The next big step for Elon Musk and SpaceX after Falcon Heavy test flight

The can be little doubt that Elon Musk has written himself into the history books with the successful launch of Falcon Heavy. It was a momentous occasion, purely because of the fact that it went as well as it did given the complexity of the launch sequence and subsequent recovery of the boosters. But what is next for SpaceX? There is a very important milestone on the horizon – and that is the first launch of astronauts on-board the Crew Dragon capsule.

The manned mission planned for the end of 2018 will be the first time that astronauts have been launched into space on a commercially built rocket, and will be a major milestone for the USA, who have not launched astronauts into orbit since the Space Shuttle flew for the last time 7 years ago, and have bought flights for it’s astronauts on the Russian Soyuz rockets ever since.

SpaceX and Boeing are both providing launch vehicles as part of NASA’s commercial crew program, and both are scheduled to perform unmanned test flights before flying a crew for the first time. According to NASA’s latest schedule, SpaceX is scheduled to perform 2 test flights in August 2018, and will aim to fly a crew by December. It is anyone’s guess as to whether it will be SpaceX or Boeing that will be the first to launch their crews on an actual test flight, but one can bet that Elon Musk will do all in his power to beat Boeing to the punch.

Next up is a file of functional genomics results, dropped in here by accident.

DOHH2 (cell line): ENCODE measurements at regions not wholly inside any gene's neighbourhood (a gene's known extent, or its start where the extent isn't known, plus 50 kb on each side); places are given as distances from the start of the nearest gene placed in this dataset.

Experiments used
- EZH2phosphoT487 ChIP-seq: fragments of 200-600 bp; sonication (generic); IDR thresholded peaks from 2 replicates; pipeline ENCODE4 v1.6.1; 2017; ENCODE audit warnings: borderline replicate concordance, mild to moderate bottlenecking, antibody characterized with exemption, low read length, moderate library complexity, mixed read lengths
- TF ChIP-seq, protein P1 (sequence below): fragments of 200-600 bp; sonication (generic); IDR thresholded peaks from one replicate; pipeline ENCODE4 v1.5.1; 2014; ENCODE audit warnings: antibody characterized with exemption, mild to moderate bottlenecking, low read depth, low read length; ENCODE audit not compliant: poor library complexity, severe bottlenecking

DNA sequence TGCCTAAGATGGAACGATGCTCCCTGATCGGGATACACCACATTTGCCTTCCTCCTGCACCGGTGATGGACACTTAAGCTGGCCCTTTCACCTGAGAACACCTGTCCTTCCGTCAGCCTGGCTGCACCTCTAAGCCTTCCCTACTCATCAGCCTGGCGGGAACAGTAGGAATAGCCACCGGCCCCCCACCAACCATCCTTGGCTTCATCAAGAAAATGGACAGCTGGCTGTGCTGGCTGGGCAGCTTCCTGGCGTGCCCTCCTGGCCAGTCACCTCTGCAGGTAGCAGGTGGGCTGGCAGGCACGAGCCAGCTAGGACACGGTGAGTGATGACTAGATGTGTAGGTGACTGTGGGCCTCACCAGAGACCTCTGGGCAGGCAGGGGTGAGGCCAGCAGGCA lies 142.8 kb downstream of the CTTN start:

As far as the crews go, NASA has already announced which astronauts will fly the ground-breaking missions. It is understood that the commercial crew are working with both SpaceX and Boeing, and could be placed on either flight closer to the time. Robert Behnken, Eric Boe, Douglas Hurley and Suni Williams have been selected by NASA to take part in the program, and are all veterans of space flight. Suni Williams is the most experienced of the group, being a veteran of 2 Space Shuttle missions and 2 Soyuz launches, and has also been commander of the International Space Station during expedition 32.

Thought the first crew launch is currently scheduled for the end of December, it is likely to slip to 2019, with safety margins coming under intense scrutiny by NASA in the run-up to the first crewed mission.

Stay tuned to Aerospace Journal for more on the crewed missions, as well as upcoming updates on SpaceX’s next flight of the Falcon Heavy.

NASA’a commercial crew left to right: Douglas Hurley, Eric Boe, Robert Behnken and Suni Williams


Gerard Griessel

Technical Writer at

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